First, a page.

What is accrued interest?

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WiseAlpha’s educational series: Teaching you everything you need to know about the bond market and more.

We’ve spent some time talking about the basics behind bonds, but what happens when you go to purchase a bond? Here’s the lowdown on accrued interest.

In short, accrued interest is interest that has been accumulated since the last coupon payment date. Earned interest is interest earned for the period that you have physically held the bond.

From the day of issue, bonds and loans begin to accrue interest.The “accrued interest” is the amount of interest the bond has earned but has not yet been paid since the last coupon payment.

When you purchase a bond between coupon dates, the accrued interest is included in the overall amount paid for the bond, but don’t worry you’ll get that back in the next coupon payment and if you’ve decided to reinvest your interest then this will go back into buying more of the investment.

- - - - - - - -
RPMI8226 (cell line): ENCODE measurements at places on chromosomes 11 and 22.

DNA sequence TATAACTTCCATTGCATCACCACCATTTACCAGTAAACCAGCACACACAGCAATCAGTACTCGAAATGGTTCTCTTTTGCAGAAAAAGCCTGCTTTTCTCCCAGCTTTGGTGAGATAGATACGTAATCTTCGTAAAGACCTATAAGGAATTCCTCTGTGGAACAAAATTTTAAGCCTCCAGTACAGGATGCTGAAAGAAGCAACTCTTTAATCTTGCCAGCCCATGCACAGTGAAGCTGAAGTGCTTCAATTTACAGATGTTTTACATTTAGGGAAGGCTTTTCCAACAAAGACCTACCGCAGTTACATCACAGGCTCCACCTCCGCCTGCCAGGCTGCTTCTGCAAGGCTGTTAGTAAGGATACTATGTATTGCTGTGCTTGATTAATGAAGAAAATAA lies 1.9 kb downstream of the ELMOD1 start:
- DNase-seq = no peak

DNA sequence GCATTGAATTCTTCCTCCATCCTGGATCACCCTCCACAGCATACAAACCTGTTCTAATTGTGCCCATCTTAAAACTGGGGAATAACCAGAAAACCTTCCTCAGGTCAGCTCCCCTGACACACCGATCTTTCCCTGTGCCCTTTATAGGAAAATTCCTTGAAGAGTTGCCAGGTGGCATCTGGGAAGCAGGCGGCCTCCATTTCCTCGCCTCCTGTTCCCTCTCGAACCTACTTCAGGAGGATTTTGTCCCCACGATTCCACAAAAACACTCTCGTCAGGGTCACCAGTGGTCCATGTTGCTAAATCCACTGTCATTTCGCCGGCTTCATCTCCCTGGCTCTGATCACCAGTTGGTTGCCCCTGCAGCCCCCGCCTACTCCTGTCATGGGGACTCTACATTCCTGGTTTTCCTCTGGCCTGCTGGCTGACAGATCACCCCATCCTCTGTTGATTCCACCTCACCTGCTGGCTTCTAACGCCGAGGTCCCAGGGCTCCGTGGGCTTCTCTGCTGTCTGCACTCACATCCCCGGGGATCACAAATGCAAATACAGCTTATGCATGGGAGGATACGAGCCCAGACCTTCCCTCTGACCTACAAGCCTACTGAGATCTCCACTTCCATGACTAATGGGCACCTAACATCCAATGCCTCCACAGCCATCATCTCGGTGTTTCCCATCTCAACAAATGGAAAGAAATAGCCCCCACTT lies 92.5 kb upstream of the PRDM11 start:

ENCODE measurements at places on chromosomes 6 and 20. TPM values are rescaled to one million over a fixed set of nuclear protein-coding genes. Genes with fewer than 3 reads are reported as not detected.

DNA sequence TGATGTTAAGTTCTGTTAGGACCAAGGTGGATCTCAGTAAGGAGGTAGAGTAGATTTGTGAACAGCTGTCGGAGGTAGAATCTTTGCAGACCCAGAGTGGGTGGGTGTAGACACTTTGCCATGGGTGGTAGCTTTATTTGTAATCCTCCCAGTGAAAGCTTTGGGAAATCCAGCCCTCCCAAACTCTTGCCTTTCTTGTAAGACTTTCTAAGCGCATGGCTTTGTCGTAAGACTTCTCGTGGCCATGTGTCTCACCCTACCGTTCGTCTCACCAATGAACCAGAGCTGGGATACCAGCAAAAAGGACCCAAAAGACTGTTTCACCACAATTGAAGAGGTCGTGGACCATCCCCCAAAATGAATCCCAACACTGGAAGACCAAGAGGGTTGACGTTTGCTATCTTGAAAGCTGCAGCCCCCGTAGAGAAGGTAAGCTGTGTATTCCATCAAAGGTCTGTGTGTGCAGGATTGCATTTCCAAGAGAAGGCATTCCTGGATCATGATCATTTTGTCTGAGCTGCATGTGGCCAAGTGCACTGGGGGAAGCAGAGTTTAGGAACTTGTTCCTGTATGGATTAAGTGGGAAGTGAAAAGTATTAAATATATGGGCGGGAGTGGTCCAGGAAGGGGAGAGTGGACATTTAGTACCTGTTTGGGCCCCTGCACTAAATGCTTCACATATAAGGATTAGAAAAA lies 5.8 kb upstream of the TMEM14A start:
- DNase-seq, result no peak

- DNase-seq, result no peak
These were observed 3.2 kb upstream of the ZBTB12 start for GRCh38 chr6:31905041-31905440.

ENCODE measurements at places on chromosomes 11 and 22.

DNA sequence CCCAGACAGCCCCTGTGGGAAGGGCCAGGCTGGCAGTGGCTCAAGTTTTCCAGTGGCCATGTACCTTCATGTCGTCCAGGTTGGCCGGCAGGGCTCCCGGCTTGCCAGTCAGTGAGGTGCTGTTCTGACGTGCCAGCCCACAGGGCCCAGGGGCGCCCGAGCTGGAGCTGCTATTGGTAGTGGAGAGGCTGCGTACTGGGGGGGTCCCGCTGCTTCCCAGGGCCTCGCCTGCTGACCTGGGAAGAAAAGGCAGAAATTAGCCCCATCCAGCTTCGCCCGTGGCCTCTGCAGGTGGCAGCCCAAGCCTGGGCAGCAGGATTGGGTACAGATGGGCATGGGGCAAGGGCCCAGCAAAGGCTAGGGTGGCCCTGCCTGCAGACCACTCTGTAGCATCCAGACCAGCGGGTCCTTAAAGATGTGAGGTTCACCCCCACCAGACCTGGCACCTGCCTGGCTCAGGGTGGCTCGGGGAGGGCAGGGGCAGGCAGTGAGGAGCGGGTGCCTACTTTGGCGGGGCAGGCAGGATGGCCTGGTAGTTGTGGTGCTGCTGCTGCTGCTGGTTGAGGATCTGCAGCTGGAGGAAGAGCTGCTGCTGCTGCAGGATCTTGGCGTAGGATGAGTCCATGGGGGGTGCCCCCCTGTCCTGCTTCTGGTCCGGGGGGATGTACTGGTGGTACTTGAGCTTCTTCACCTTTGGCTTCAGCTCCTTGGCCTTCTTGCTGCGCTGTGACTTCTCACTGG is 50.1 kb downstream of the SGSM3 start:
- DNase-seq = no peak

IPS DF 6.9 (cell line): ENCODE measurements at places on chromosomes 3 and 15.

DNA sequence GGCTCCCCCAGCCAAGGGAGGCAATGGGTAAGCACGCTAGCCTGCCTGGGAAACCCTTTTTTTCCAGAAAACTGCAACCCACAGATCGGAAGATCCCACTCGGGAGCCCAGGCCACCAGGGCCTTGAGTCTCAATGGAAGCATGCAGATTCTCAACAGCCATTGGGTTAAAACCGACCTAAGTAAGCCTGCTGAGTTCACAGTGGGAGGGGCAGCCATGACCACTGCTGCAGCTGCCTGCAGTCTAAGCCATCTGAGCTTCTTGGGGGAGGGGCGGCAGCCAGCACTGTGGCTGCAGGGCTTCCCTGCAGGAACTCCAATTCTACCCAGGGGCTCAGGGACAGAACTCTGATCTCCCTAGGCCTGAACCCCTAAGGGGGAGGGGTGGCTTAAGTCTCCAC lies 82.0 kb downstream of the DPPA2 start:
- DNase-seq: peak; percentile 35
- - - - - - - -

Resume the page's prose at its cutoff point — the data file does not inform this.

When paying for bonds with accrued interest the amount you have to pay is called the “dirty price”. That means that when you buy a bond or loan, you usually need to pay for some of the accrued interest that’s been racked up since the last coupon payment. Interest is accrued daily so, from the day you buy the bond you are earning interest.

An example:

A bond was issued on the 1st of Jan 2017 with a 6% coupon. First coupon payment is expected in 6 months on the 1st July 2017.

Say you bought £1000 of principal of that bond on the 1st of April, halfway between the issue date and the first coupon payment date..

When the coupon is finally paid on the 1 July 2017 you might expect to have earned £15 interest, however you’ll actually get a payment of £30.

So why’s this?

To account for this additional payment of £15 you have to pay the person who sold you the bond on the 1st of April the £15 that they earned which is added to the cost of buying the bond.


WiseAlpha’s making accrued interest easier to understand. As of today you’ll be able to pick how much principal you want to buy, and you’ll see the corresponding accrued interest.

Find out more about investing with WiseAlpha. All factual information true at the time of publishing.

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